Labour opposed the government’s updated charter in 2015 as it epitomised the government’s austerity agenda and refusal to intervene and invest in our nation’s future. We said at the time that the targets for tax and spending that it set were unachievable without damaging the economy. That became obvious by the time of last year’s budget, and over the summer the government dropped its main tax and spending target. Yesterday, the current chancellor attempted to seek approval from Parliament to break with his predecessor’s fiscal targets and amend the charter.
Has the chancellor accepted the policy advice of international organisations like the IMF and the OECD, or the CBI and the TUC here in Britain, that austerity is not a credible economic model and that the government’s role is to support investment?
……..No, sadly he has not.
The amendments considered today leave the government still committed to its austerity agenda which has forced misery on the most vulnerable people in Britain and has failed to allow the necessary investment for future growth and prosperity.
It is encouraging that the previous surplus target for 2020 has been ditched and now the government seeks to balance the books at some point in the next parliament. This target meant, bizarrely, that by 2020 the government would be taxing people more than it spent. However, capital (investment) and current (day-to-day) spending are still lumped together and therefore the government’s ability to engage in large-scale investment is significantly constrained.
This is quite the opposite to Labour’s fiscal position: to deliver £250bn of direct government investment over a decade, with a further £250bn mobilised with private sector support through a National Investment Bank and network of regional development banks.
This is simply the scale of investment deemed necessary by organisations simply to put us on a level playing field with other industrialised countries around the world: the government’s own infrastructure pipeline lists £500bn of work to be getting on with. We would reverse decades of under-investment across the country that today mean too much of our economy is dependent on poorly-paid, insecure work.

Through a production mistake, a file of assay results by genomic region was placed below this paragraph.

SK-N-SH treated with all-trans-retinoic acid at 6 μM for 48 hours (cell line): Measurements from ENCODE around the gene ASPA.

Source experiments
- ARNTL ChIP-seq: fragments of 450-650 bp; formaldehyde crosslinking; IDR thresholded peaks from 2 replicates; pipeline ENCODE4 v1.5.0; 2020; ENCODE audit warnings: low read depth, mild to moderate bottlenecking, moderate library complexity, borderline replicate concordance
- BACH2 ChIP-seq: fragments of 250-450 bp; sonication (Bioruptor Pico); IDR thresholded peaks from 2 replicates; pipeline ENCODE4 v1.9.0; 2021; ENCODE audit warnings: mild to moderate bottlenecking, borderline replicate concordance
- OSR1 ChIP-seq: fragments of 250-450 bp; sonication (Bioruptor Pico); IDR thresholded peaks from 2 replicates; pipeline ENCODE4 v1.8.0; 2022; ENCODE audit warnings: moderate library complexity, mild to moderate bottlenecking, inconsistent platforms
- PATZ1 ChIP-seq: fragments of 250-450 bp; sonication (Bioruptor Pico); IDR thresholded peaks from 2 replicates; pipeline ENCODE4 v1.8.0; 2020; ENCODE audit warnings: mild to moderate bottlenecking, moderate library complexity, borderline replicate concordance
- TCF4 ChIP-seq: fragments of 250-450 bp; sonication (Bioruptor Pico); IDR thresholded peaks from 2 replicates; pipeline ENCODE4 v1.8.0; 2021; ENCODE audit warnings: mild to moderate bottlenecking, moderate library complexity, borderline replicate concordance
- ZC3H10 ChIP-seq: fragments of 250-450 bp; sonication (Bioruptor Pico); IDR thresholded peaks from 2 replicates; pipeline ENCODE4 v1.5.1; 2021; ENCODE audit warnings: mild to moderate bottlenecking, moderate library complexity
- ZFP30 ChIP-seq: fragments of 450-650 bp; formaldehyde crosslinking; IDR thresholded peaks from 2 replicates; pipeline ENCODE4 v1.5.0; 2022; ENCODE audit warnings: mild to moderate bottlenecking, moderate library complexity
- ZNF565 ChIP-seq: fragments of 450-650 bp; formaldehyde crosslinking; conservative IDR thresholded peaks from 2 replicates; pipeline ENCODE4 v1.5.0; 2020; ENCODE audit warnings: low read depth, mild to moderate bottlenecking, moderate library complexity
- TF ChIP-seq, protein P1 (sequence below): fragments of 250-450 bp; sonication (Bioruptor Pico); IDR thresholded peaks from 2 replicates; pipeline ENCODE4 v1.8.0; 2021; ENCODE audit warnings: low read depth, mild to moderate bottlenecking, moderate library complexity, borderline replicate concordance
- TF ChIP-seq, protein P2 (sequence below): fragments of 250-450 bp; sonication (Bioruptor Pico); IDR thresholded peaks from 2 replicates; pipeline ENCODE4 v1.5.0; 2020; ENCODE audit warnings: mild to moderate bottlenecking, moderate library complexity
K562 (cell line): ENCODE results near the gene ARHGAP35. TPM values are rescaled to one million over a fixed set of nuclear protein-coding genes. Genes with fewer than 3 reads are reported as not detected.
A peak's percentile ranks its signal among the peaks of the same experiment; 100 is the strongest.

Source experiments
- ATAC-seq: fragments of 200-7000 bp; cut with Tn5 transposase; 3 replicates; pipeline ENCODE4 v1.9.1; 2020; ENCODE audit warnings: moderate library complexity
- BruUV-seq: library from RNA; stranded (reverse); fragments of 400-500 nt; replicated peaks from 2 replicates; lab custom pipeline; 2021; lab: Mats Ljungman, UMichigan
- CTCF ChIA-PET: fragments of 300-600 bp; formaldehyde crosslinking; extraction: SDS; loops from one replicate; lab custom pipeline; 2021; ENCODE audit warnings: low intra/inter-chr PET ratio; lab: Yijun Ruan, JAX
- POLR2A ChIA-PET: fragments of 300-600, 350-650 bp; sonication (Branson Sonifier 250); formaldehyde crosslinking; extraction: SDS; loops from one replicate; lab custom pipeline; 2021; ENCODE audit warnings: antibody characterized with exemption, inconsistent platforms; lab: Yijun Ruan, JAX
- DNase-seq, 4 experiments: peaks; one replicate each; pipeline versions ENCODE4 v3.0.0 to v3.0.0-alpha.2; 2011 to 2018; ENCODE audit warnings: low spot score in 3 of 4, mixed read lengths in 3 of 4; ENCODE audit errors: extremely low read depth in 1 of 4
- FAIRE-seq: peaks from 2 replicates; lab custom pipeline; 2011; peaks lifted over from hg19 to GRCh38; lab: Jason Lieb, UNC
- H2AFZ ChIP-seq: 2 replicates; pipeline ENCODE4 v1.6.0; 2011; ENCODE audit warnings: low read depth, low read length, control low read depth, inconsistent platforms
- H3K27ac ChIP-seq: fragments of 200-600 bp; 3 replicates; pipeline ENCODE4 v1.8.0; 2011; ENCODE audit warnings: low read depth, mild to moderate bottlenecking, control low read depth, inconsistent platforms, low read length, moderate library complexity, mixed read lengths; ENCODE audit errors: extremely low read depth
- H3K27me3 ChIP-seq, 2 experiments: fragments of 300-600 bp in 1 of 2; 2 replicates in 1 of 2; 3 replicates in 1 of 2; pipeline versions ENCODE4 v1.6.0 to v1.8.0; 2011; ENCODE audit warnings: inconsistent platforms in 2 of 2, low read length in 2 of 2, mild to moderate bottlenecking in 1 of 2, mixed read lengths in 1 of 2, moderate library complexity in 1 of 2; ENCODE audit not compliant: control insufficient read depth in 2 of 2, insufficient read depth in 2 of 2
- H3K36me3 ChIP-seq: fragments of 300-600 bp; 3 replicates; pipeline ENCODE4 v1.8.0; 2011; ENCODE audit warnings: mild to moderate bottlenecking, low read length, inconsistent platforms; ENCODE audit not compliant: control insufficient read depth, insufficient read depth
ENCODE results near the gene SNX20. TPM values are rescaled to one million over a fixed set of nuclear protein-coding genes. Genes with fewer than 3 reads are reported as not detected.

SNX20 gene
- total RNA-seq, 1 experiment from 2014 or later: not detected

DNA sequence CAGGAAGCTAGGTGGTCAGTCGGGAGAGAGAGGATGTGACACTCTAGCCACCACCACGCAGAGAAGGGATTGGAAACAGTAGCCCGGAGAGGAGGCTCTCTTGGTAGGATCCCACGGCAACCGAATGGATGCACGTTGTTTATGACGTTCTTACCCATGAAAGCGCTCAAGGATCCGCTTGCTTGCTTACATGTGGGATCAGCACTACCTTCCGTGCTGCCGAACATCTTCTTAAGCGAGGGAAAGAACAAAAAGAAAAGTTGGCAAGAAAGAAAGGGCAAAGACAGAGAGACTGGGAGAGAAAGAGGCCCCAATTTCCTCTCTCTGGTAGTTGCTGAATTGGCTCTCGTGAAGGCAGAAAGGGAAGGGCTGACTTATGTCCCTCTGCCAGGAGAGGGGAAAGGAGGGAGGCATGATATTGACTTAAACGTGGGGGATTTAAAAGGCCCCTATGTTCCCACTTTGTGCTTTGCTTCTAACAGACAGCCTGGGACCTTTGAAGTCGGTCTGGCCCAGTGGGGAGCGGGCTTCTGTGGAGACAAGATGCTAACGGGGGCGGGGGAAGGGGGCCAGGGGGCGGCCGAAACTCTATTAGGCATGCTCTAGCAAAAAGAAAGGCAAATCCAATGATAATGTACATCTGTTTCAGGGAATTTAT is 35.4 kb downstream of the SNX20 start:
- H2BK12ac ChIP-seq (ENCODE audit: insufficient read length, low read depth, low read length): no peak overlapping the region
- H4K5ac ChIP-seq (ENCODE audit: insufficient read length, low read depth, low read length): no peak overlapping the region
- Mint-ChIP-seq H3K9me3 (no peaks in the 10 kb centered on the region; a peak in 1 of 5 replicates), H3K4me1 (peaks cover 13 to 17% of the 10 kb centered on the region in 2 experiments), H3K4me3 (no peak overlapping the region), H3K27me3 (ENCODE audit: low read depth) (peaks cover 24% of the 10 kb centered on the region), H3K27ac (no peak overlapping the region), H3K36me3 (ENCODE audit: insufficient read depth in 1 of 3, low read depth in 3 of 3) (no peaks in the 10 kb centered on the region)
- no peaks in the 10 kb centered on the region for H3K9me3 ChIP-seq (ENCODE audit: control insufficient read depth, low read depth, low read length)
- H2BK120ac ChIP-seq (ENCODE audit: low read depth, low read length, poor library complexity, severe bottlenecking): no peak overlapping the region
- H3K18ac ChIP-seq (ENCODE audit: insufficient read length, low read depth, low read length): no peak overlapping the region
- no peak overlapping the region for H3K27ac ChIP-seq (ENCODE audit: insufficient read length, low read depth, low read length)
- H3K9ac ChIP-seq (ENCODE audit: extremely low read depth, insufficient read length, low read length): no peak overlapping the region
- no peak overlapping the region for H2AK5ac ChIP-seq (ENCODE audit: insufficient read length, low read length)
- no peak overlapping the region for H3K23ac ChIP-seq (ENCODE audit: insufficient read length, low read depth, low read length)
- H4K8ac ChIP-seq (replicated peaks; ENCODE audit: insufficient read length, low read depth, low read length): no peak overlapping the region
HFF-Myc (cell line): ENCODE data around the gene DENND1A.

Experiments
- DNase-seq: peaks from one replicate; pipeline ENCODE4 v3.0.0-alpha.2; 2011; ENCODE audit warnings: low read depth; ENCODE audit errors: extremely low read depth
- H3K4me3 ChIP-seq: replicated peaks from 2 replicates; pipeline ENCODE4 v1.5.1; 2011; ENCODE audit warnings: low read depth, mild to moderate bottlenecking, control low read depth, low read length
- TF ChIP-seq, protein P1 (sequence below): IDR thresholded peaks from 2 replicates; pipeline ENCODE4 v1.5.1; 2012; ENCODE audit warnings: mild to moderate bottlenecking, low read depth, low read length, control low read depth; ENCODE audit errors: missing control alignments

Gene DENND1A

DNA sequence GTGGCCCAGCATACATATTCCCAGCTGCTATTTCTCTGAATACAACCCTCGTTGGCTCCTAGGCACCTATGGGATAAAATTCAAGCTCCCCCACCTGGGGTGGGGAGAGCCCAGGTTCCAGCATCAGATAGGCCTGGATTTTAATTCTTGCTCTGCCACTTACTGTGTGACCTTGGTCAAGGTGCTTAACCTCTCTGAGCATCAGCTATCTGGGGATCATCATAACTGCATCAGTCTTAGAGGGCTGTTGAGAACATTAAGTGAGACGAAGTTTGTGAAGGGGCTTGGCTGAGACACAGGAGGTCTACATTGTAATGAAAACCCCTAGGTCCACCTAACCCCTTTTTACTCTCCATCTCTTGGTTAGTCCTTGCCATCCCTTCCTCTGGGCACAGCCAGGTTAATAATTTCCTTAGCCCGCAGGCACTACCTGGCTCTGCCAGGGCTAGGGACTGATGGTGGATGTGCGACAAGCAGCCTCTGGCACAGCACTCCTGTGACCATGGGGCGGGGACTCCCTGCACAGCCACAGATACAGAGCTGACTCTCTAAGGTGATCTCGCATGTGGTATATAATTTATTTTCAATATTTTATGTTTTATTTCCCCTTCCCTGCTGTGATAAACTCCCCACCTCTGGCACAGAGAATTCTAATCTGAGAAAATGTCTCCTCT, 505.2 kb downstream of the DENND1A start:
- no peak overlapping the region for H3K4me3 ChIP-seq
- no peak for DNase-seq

Labour’s own fiscal rule, its fiscal credibility rule, would also ensure responsible management of the public finances by balancing day-to-day spending inside of five years, and ensuring that debt is falling as a percentage of GDP over the course of a parliament.
But when the economy suffers a shock Labour’s rules can be suspended when the independent monetary policy committee decides circumstances require fiscal policy to work together with monetary policy.
We know the rules contained within the government’s charter do not work effectively – and so does the government, that’s why they’re changing them. But rather than put in place a new fiscal rule that would provide the structure needed to rebuild and transform our economy as we prepare for Brexit, the chancellor has chosen to cut of the oxygen needed to create a fertile environment for business.
It is time he realised that we must forge a new economic destiny that ensures Britain has a prestigious place at the world’s table, not threaten to simply turn Britain into a tax haven.
We need to rebuild those communities who have been left behind for far too long. If anything should have awoken the government, Brexit should.
Those communities who had been starved of investment up and down Britain were angry, and they were right to be angry.
We have endured nearly seven wasted years where investment has been skewed heavily towards the places that already prosper. An economy where the government promises £5,000 of investment per head in London, but just £413 in the North East of England.
An economy where local authorities have lost £18bn of government funding in real terms between 2010 and 2015, with the poorest councils bearing the brunt.